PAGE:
By the Tagus

snapshots from lisbon, part two

may 2019

Lisbon is a city shaped by the river. The Tagus is wide here, pooling into what could easily be mistaken for a lake before  spilling out into the Atlantic.

Lisbon is structured in a way that complements the water, sprawling the coast and up the hills overlooking the river. Some of the most historic parts are closest to the shore, including the famed Belém, with landmarks that feel particularly connected to the water.

After an abundant breakfast at Dear Breakfast, we took a bus out to Belém. 

We started out at Torre de Belém, a medieval tower that sits in the water, its own tiny island. 

From there, it’s a short walk along the waterfront over to Padrão dos Descobrimentos, a monument commemorating Henry the Navigator, shaped like the bow of a ship looking out into the sea. 

Next was Mosteiro dos Jerónimos, another short walk away. This 16th century monastery is a breathtaking piece of architecture. I’m usually not much of a fan when it comes to Gothic architecture, but the grand and ornate limestone façade won me over.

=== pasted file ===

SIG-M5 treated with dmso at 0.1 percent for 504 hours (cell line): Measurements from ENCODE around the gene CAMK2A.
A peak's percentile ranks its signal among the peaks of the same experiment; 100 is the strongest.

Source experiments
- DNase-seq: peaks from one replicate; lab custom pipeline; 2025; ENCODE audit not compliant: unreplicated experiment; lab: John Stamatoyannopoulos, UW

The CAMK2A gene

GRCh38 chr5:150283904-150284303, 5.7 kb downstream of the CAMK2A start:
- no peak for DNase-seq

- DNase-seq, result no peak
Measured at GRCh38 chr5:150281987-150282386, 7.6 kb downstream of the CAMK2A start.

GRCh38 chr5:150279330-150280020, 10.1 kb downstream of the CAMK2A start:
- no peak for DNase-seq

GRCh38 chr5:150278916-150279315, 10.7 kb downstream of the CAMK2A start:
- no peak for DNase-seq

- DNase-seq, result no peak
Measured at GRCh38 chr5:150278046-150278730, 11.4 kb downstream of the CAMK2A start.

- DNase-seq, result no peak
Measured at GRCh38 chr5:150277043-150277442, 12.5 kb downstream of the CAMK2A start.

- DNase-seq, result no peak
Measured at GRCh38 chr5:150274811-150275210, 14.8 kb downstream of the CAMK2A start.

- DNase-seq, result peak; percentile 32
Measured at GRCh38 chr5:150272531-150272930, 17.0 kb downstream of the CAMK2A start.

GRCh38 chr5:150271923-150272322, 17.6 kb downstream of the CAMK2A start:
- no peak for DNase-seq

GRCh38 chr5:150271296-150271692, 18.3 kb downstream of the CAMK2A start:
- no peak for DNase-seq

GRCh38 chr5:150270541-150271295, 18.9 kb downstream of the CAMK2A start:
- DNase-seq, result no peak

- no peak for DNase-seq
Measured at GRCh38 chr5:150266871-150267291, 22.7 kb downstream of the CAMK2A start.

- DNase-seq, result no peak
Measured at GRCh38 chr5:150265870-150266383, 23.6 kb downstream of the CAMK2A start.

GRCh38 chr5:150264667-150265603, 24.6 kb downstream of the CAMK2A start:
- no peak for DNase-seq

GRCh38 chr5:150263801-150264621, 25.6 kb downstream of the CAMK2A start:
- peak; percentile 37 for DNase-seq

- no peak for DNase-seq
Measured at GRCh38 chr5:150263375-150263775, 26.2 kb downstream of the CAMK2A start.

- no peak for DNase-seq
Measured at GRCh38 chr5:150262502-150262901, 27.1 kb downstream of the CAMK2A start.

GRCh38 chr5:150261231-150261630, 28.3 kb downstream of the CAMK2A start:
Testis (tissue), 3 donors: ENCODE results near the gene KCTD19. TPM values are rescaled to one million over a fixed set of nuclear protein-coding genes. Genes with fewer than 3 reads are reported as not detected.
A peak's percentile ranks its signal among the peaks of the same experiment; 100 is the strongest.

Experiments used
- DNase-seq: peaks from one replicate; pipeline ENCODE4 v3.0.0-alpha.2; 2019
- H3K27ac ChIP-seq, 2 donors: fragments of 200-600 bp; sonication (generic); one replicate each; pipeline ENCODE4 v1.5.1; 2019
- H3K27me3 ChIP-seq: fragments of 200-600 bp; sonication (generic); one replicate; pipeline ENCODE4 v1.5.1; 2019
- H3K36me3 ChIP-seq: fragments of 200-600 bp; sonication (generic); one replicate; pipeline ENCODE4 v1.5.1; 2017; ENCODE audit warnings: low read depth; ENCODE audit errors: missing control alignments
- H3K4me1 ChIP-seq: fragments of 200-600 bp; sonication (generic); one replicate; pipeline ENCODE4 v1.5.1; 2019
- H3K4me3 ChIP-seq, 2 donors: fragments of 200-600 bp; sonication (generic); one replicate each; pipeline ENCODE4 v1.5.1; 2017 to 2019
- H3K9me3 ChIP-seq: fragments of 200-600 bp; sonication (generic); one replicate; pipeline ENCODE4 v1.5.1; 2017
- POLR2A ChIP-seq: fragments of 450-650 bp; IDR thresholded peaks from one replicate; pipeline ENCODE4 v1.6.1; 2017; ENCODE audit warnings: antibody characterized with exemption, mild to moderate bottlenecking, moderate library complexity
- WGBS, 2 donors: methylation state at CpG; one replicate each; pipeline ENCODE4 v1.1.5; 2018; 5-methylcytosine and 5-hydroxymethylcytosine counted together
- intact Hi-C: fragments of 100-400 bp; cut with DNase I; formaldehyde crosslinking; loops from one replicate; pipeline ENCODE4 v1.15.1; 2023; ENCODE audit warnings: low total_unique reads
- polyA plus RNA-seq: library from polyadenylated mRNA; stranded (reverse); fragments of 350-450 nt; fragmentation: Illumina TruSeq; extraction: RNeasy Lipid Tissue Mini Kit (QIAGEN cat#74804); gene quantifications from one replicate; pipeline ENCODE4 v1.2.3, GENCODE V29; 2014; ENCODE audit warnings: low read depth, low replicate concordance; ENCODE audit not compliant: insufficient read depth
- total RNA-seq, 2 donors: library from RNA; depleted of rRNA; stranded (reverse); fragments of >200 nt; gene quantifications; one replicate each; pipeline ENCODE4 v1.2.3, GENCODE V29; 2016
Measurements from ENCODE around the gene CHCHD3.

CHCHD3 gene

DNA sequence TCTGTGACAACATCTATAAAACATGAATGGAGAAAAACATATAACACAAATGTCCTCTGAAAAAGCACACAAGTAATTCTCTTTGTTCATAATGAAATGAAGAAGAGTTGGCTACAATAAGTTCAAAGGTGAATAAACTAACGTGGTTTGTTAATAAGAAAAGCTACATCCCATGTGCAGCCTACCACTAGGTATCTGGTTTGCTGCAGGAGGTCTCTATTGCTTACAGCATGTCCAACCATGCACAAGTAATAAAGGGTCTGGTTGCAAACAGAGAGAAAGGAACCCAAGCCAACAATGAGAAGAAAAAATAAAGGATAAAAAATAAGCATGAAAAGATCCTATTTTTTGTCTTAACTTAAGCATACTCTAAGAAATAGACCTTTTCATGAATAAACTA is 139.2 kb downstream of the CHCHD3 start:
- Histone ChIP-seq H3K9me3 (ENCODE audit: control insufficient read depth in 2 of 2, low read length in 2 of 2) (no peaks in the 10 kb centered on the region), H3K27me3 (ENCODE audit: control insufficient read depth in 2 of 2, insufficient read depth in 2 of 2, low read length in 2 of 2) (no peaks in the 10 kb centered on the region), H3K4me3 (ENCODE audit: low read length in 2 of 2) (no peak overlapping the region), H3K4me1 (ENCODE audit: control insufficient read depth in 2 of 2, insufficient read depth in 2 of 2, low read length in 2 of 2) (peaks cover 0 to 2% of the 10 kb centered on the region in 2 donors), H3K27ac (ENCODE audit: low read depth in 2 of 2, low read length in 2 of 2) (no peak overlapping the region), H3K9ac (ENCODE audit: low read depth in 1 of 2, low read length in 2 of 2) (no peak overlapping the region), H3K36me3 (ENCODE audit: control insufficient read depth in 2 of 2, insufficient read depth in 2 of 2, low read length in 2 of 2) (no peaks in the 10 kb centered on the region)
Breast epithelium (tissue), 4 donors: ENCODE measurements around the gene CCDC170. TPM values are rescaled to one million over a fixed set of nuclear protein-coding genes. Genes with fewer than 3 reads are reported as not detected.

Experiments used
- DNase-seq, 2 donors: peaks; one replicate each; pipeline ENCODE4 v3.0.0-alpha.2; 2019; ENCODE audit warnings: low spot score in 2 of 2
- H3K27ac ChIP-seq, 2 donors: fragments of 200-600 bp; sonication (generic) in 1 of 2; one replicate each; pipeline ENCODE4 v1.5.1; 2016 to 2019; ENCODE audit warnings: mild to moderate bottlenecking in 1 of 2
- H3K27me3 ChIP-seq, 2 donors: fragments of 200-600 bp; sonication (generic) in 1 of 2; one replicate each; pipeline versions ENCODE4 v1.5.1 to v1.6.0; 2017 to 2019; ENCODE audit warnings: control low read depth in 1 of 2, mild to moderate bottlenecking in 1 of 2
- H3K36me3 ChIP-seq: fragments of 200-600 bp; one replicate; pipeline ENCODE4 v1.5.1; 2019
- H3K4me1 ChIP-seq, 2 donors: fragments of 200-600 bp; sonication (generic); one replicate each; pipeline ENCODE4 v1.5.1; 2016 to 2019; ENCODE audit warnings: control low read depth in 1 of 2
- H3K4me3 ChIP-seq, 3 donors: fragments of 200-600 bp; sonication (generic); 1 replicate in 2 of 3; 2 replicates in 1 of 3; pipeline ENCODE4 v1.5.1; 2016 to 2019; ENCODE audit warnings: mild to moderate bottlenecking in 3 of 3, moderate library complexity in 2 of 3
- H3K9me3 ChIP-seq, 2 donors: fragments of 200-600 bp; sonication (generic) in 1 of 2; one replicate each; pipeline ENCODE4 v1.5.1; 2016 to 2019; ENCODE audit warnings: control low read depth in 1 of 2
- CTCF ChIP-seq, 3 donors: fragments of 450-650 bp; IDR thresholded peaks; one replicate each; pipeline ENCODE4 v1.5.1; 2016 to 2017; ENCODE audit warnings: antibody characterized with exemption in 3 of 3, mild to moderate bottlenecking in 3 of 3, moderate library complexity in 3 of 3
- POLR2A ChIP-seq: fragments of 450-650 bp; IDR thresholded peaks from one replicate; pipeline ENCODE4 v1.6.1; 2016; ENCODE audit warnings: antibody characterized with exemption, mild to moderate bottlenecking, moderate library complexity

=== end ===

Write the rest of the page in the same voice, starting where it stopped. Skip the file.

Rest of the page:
Pastéis de Belém is impossible to miss. Just look for the hoards of tourists crowding outside. Thankfully the inside is spacious and the pastéis are a plenty. These namesake pastries more than lived up to the hype. 

To balance out the touristy historic landmarks, the afternoon was spent in the cool kid spots, starting with LX Factory. Like many other similar places in different cities, LX Factory is a multipurpose complex filled with shops, eateries and galleries living in former industrial buildings. Nearby, Village Underground Lisboa is an eclectic amalgam of  shipping containers and buses doused in colorful paint, like a happy version of 

Then it was back into the city center, to spend the afternoon exploring Alfama, an absurdly photogenic (and incredibly hilly) neighborhood where every house looked picture perfect. 

We’ll take our history lessons in street art comic book form from now on.

It’s the kind of place where you truly don’t even need to do anything. I felt content just walking. Sitting. Watching the laid back pace of life happen around me. Soaking in the views from the shade and marveling that such a beautiful place exists for some lucky people to call home.

see also

more snapshots from lisbon
day trip to sintra